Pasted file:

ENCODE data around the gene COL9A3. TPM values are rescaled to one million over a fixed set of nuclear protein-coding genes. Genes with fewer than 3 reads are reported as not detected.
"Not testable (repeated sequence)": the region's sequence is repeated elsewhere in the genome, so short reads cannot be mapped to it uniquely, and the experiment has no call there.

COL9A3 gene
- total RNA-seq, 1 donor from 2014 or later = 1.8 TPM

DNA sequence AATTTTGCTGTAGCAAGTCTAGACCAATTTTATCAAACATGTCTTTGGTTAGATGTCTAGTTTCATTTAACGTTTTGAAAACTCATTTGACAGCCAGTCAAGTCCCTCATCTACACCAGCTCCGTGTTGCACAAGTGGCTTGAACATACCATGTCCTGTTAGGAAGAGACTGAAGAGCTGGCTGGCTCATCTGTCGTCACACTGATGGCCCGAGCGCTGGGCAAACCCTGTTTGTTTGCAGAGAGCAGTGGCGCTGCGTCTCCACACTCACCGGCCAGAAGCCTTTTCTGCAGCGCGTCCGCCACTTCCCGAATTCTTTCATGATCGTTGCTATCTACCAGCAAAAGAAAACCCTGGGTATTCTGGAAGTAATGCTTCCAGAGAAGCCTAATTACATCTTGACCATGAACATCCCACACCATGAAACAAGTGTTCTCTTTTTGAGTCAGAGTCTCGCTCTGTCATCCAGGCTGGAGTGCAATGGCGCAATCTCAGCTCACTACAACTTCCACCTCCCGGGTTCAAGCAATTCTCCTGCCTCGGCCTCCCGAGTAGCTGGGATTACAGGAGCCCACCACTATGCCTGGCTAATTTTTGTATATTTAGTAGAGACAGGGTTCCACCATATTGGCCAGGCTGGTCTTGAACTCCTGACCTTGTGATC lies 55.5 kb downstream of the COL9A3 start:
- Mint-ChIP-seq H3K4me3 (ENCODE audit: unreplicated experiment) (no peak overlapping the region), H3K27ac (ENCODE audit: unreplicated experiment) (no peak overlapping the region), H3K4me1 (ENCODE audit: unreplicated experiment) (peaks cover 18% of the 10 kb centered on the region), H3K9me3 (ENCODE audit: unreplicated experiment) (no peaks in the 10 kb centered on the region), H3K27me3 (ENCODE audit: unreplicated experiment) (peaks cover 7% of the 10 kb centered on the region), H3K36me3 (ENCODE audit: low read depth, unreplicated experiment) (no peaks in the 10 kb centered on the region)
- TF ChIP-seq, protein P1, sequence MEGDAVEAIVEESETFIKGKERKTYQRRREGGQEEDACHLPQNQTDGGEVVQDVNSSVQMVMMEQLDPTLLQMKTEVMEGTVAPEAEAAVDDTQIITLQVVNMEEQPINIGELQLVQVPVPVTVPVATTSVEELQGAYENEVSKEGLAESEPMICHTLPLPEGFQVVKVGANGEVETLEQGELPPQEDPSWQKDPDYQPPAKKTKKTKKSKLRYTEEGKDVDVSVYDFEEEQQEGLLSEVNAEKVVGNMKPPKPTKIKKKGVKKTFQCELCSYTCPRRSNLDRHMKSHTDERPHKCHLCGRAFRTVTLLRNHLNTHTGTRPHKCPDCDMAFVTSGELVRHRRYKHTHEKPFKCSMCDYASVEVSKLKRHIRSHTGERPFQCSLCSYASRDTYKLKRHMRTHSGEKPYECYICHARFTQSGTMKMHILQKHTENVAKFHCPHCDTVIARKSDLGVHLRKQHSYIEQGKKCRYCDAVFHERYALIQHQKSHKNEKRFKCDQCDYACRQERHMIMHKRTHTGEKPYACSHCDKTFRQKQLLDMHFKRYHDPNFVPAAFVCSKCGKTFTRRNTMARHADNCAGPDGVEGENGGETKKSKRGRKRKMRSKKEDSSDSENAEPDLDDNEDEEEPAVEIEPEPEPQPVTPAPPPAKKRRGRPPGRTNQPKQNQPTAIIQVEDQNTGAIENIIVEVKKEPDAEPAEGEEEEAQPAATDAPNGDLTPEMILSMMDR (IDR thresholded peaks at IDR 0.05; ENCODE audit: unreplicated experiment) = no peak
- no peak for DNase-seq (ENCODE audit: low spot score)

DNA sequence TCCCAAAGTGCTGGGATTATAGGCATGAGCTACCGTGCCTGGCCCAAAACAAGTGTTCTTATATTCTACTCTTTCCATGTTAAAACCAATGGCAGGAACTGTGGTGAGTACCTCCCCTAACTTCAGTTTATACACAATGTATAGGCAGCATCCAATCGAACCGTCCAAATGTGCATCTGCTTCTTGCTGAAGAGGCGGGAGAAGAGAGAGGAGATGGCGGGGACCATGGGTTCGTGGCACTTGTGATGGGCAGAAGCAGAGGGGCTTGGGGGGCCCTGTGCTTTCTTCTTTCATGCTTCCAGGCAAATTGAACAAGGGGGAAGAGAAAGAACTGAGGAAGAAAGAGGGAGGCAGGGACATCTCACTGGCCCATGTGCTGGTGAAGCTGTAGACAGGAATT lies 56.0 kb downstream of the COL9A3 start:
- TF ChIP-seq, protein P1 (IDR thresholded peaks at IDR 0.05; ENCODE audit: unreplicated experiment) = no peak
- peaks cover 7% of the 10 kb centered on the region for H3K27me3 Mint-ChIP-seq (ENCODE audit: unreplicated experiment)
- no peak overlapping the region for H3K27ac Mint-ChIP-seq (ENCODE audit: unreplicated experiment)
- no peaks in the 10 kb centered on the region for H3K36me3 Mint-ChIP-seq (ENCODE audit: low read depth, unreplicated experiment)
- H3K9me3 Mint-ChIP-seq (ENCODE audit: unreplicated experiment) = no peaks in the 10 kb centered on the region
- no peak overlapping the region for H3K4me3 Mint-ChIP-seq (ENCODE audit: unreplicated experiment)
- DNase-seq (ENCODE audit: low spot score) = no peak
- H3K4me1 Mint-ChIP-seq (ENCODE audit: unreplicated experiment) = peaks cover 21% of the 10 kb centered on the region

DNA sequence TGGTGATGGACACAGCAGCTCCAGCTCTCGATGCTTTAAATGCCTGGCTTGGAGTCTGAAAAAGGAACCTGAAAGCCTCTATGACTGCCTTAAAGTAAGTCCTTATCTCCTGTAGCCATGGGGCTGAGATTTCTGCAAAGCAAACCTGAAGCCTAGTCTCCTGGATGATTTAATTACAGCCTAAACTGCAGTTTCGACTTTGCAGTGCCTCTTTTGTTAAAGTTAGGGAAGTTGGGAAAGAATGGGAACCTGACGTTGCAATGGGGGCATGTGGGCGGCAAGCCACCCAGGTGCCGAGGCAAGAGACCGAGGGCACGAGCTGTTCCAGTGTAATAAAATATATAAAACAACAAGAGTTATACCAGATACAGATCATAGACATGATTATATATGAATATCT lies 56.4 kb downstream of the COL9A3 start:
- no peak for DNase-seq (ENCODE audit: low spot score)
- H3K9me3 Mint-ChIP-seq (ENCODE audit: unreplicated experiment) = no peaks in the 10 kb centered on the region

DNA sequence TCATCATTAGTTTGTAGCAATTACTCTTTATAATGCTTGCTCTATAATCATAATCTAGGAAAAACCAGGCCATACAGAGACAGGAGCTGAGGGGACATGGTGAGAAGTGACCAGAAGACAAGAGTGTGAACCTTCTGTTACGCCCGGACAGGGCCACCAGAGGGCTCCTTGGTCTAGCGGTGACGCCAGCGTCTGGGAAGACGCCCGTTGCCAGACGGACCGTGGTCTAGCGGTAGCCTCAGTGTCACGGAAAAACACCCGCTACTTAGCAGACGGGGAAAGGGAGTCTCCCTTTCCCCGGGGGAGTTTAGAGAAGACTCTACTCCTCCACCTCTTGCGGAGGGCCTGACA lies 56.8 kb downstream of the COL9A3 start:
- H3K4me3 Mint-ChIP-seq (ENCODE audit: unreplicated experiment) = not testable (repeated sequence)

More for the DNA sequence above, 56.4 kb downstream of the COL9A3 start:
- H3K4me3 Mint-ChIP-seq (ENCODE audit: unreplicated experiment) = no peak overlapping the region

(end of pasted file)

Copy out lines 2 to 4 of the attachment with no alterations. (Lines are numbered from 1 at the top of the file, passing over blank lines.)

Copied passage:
"Not testable (repeated sequence)": the region's sequence is repeated elsewhere in the genome, so short reads cannot be mapped to it uniquely, and the experiment has no call there.

COL9A3 gene
- total RNA-seq, 1 donor from 2014 or later = 1.8 TPM